By Keith Kingston
To say who actually invented the sport of snowboarding would be impossible because people have always loved to slide down asnow-covered hill. Soaring through the snow on some kind of seat or board is nothing new. The ways to enjoy the snow are numerous, and people have devised ways to turn garbage can lids and cardboard into‘snow boards’ to enjoy an afternoon frolic outdoors. The various ways to glide through snow have become more sophisticated and have evolved into using polished boards or skis in much the same manner as asurfboarder would ride a wave.
There have been many attempts at developing a modern snowboard. In 1965, the ‘Snurfer’ (a word play on ‘snow’ and ‘surfer’) was developed as a child’s toy. Two skiswere bound together and a rope was placed at the front end to afford control and stability. Over 500,000 ‘Snurfers’ were sold in 1966 but they were never seen as more than a child's plaything even thoughorganized competitions began to take place. The year 1969 brought a slightly more sophisticated snowboard based on the principles of skiing combined with surfboard styling.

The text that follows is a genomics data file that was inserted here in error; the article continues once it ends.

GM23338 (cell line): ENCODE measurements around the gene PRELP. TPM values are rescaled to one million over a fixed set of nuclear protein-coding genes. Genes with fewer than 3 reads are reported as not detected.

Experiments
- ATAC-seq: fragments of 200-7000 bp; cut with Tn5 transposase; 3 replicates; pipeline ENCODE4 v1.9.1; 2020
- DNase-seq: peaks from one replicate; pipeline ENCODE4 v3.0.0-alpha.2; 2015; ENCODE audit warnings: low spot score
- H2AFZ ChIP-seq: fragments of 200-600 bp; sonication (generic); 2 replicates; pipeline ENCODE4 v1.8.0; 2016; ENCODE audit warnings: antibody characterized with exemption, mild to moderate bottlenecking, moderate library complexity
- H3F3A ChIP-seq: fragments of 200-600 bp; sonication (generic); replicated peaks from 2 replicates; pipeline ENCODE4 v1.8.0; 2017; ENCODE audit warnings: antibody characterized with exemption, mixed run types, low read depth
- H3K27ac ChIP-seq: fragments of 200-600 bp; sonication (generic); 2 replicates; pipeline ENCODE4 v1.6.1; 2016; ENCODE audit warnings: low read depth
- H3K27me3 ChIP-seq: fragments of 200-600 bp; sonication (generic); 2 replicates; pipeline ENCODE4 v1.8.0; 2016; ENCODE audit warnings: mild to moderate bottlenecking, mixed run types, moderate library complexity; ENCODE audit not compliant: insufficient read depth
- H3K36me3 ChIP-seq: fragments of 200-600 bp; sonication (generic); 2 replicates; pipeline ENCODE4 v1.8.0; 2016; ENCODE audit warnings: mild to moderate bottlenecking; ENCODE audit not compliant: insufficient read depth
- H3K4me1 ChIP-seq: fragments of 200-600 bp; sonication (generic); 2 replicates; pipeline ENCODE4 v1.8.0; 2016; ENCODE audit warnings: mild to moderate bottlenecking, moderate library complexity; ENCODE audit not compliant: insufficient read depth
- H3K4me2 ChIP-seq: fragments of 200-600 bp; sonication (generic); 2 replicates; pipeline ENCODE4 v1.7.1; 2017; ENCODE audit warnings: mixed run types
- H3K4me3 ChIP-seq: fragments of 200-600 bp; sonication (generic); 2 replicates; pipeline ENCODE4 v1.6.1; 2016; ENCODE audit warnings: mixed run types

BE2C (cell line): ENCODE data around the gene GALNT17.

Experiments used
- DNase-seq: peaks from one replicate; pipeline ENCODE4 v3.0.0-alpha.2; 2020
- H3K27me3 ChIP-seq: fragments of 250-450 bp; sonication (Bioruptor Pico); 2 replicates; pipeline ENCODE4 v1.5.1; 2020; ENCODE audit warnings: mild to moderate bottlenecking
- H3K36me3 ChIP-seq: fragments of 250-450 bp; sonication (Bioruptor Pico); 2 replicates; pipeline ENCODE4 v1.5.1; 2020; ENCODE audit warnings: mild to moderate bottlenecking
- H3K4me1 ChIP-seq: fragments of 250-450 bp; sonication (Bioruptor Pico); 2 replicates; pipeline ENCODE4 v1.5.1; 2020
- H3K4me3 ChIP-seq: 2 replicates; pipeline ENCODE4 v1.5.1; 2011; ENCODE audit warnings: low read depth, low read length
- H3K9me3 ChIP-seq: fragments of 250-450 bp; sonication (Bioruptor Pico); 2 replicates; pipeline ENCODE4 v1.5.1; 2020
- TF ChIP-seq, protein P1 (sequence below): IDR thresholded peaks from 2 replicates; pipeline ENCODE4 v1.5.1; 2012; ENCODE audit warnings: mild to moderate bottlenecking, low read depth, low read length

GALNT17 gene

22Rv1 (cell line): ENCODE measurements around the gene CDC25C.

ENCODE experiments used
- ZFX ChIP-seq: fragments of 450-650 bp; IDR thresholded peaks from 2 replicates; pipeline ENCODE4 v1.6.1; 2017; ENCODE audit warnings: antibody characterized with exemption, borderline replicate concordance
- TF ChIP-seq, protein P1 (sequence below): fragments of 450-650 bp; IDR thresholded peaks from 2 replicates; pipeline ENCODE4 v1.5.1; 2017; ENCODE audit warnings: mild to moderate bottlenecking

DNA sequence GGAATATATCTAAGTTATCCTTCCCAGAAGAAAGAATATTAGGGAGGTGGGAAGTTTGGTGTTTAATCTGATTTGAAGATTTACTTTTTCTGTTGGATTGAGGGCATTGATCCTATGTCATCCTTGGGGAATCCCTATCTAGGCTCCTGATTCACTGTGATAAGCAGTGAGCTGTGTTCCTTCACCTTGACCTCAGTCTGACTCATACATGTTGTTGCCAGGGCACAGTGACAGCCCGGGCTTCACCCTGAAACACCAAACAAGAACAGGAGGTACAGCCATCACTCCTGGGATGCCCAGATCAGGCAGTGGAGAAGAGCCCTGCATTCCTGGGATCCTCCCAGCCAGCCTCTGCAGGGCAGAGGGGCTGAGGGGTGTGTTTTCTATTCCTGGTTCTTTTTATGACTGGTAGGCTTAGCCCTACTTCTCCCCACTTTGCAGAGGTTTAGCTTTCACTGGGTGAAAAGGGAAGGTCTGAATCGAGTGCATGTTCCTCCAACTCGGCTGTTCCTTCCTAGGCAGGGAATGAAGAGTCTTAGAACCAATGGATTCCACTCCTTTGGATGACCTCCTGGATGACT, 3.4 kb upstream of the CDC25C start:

The ‘Flying YellowBanana’ was developed in 1977. This was nothing more than a plastic shell covered with a top surface like that of a skateboard, but at the time it was considered a major advance in the little known sport ofsnowboarding. The first national snowboard race was held in the area outside Woodstock and was known as ‘The Suicide Six.’ The race consisted of a steep downhill run called The Face in which the maingoal was probably mere survival.
Snowboarding continued to increase in popularity over the next several years. In 1985 the first magazine dedicated specifically to snowboarding hit the news standswith huge success and furthered the popularity of this exciting sport. Hoards of fans began to organize regional events and pretty soon snowboarding events were held in all parts of the world. In...